quinoa and bulgur salad with pomegranate
Being a new parent these days is like navigating a never-ending maze of rules, guidelines and advice. Starting from before a baby is born and (I’m guessing) all the way until you send them off to college (or wherever), the information overload on what (not) to do, how, when and why can be unbearable. Do you attempt natural birth or say ‘yes’ to every drug and painkiller imaginable? Breastfeed or bottlefeed? Vaccinate or not? Co-sleep or move baby to its own room? Hold them too much or too little? Let them cry or tend to their every whimper? Expose them to educational media or completely prohibit TV until a certain age? I swear, having access to the internet and, with it, a wide range of sources advocating this or that when it comes to parenting…well, its a mixed blessing to say the least.
And when it comes to food and introducing solids…you are guaranteed to drive yourself bananas trying to formulate a healthy strategy as to how to approach feeding your babe. Many years ago (when I was a baby), babies were started on solids early, just a few months after they were born. And they often ate pretty much everything grownups did- including foods that would make most of today’s pediatricians cringe – like eggs, cow’s milk, honey, nuts, citrus fruits and other current no-no’s. My parents used to dip my pacifier into honey (a likely allergen) so that I would take it – I’m guessing this happened at the ripe age of few weeks old. There was very little thinking involved in what to feed your child – you looked at your own plate and probably mashed up whatever was there and that became baby’s meal. Life was simple. Parents didn’t worry (or know) about potential allergies and had no idea what celiac disease is. Glu-what?
And here we are, mothers and fathers of today, strategically introducing foods into our baby’s diets with the precision of a military exercise, waiting a certain number of days between each new food introduction, frantically seeking for the (at least in our corner of the world) hard-to-find gluten-free grains and seeds. Like quinoa, for example.
There is exactly 1 retailer of quinoa in Skopje, at least to the best of my knowledge. (For those of you that may think that Skopje is some foresaken village – there’s upwards of 700,000 people living here). A half a kilo (about a lb) pack of quinoa imported from Germany will set you back about 5 EUR. That wouldn’t be such a horrible price tag if you never knew that the average daily wage in Macedonia is less than 15 EUR.
Of course, Ognen’s little tummy needs no more than a few spoons of this precious Andean seed (yes, quinoa is a seed, not a grain) so a little goes a long way. Dipping into his quinoa stash to make something for mom and dad did feel like a misdemeanor though; like we’ve robbed him of many expensive meals. But I just couldn’t resist and decided to raid his mini-pantry last week to make this salad. To make sure I didn’t completely deplete his quinoa reserves, I used bulgur as well to bulk up the salad, along with a bunch of other ‘exotic’ ingredients that made this a pretty expensive salad to make. Like limes (which cost a fortune) and pine nuts (which are impossible to find here and I have to bring them in from Greece every time we go there).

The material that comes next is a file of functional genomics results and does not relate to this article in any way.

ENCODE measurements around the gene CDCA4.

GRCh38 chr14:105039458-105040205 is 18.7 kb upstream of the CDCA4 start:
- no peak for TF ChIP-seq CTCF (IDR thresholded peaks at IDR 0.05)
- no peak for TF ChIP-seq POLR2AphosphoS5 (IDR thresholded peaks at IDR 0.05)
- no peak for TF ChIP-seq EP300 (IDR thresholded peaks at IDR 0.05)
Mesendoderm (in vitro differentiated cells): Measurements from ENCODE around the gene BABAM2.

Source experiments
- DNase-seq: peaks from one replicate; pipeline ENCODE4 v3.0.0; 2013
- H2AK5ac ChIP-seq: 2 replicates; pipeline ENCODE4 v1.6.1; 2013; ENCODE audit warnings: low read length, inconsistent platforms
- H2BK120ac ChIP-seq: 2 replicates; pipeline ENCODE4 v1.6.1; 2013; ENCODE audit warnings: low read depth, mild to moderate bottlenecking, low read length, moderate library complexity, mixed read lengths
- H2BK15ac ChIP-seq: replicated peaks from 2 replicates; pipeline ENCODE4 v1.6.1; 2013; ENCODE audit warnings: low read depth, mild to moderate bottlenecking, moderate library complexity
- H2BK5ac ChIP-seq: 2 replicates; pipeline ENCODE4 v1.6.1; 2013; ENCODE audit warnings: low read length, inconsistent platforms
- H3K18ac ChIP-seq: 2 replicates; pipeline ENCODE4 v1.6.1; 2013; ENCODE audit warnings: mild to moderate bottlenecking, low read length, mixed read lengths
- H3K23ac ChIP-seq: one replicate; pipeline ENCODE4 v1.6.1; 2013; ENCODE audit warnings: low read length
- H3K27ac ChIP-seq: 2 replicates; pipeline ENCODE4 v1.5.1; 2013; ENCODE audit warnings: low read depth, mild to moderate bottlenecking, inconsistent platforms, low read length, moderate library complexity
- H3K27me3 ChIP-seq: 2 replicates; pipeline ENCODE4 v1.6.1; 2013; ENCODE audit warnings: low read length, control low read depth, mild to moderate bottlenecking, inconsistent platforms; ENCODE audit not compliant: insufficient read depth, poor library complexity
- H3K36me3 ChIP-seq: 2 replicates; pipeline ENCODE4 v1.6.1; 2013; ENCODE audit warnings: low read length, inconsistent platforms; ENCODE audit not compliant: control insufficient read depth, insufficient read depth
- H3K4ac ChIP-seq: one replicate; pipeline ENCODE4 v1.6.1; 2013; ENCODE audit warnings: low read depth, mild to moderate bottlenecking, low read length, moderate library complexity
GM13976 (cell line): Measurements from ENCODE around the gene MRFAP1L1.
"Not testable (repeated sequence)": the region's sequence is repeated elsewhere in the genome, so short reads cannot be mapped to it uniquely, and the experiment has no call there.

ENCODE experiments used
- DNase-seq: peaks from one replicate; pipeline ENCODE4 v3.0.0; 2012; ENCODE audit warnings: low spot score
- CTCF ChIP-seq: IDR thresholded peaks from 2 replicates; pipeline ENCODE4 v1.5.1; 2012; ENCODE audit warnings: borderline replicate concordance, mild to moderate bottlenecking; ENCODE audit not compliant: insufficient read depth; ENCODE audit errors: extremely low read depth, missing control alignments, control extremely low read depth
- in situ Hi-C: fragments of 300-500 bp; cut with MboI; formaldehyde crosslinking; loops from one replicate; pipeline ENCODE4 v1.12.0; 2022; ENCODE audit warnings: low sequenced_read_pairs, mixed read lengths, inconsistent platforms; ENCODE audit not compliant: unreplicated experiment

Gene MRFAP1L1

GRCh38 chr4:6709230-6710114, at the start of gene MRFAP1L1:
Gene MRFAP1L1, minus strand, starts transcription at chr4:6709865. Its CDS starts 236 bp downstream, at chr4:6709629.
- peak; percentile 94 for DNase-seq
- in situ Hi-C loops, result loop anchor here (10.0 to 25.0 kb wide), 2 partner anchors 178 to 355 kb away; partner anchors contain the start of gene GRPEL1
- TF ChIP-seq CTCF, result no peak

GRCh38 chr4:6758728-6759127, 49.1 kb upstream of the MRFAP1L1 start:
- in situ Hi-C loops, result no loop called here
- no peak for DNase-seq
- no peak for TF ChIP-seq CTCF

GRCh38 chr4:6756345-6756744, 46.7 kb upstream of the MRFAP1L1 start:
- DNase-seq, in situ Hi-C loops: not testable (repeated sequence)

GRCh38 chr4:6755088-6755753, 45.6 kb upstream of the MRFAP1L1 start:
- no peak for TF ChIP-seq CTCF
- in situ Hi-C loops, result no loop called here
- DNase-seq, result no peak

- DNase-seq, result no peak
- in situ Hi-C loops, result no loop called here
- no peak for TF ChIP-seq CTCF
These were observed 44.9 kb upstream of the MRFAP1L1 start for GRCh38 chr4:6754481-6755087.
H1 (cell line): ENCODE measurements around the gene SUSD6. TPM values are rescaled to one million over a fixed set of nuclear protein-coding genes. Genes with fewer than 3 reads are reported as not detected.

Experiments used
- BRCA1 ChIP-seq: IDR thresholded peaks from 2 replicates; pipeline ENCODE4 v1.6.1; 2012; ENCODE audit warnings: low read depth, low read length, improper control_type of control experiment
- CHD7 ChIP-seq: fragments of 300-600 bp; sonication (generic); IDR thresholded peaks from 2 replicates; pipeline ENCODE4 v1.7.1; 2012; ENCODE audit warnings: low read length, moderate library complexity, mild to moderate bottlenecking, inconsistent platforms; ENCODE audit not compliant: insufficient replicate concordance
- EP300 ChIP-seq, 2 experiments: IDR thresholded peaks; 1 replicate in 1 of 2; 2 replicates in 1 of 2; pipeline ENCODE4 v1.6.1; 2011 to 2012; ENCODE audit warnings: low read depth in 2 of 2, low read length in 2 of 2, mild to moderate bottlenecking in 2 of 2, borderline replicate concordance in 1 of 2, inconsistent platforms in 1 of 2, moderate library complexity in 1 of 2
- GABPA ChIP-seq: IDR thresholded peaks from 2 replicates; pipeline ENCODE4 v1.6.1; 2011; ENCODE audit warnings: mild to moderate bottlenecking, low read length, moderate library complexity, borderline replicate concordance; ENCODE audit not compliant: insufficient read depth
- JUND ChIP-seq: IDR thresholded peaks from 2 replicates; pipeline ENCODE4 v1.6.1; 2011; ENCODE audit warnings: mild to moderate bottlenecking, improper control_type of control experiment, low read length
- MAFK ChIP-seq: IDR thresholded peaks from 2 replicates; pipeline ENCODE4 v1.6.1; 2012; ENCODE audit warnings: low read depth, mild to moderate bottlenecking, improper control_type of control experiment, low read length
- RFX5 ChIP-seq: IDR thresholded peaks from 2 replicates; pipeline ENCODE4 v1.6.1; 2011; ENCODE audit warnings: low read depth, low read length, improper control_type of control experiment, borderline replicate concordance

I loved this salad, mostly because of the unexpected pomegranate twist. Ivica, on the other hand, places this in the notorious category of “not bad”. Don’t you hate that? When someone tells you that something you’ve cooked is not bad? Does it get worse than that? I think I’d rather have a flat-out ‘hate it’ comment. I think. But what makes it better is having this whole salad to myself. Plenty of expensive yums.
QUINOA AND BULGUR SALAD WITH POMEGRANATE SEEDS
recipe adapted from junglefrog-cooking, which cites BBC Good Food as source
serves 2-3 as a main dish salad, or more as a side salad or light lunch
// ABOUT QUINOA
+ interesting NY Times article
+ quinoa health facts
+ how to cook it
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// COOKING QUINOA & BULGUR
it is probably good practice to follow package directions, however, I tend to do the following:
+ for quinoa: I usually cook quinoa in 1:2 ratio (1 cup quinoa to 2 cups liquid – water or stock or whatever) for about 15-20min, on medium-low until the water is absorbed. kind of like you would cook basmati rice.
+ for bulgur: I typically avoid most package directions as they instruct you to cook the bulgur on the stove. What I do is soak the bulgur in boiling water in a bowl, about 2 cups of hot water to 1 cup bulgur. After about 20min the water should be absorbed fully so there’s no need to drain it.
Both of the above methods apply to cooking quinoa and bulgur for use in salads. Using them in faux risottos, stews, and other dishes will require different prep.
- 1/2 cup quinoa
- 2/3 cup bulgur
- 1/2 vegetable stock cube
- 5 tablespoons pine nuts
- seeds of 1/2 a large pomegranate
- 3 tablespoons fresh mint, chopped
- juice of 1 lime
- 2 green onions, sliced thinly
- 4 tablespoons olive oil
- Divide the 1/2 vegetable stock cube in half so you end up with two quarters of a cube.
- In separate pans, cook both the the quinoa and the bulgur according to package instructions but also add a 1/4 cube to the cooking water to each (see notes on the left for how I cook these two). Let them cool, then fluff them up with a fork.
- While they are cooking, toast the pine nuts in a dry pan until golden. Also, if you haven’t already done it, deseed the pomegranate (a dirty job but someone has to do it).
- When the quinoa and bulgur have cooled off, drop them in a big salad bowl. Stir in the pine nuts, pomegranate seeds, mint, green onions, lime juice and olive oil to the bowl. Taste and add salt and pepper to your liking. Chill for a few hours before serving.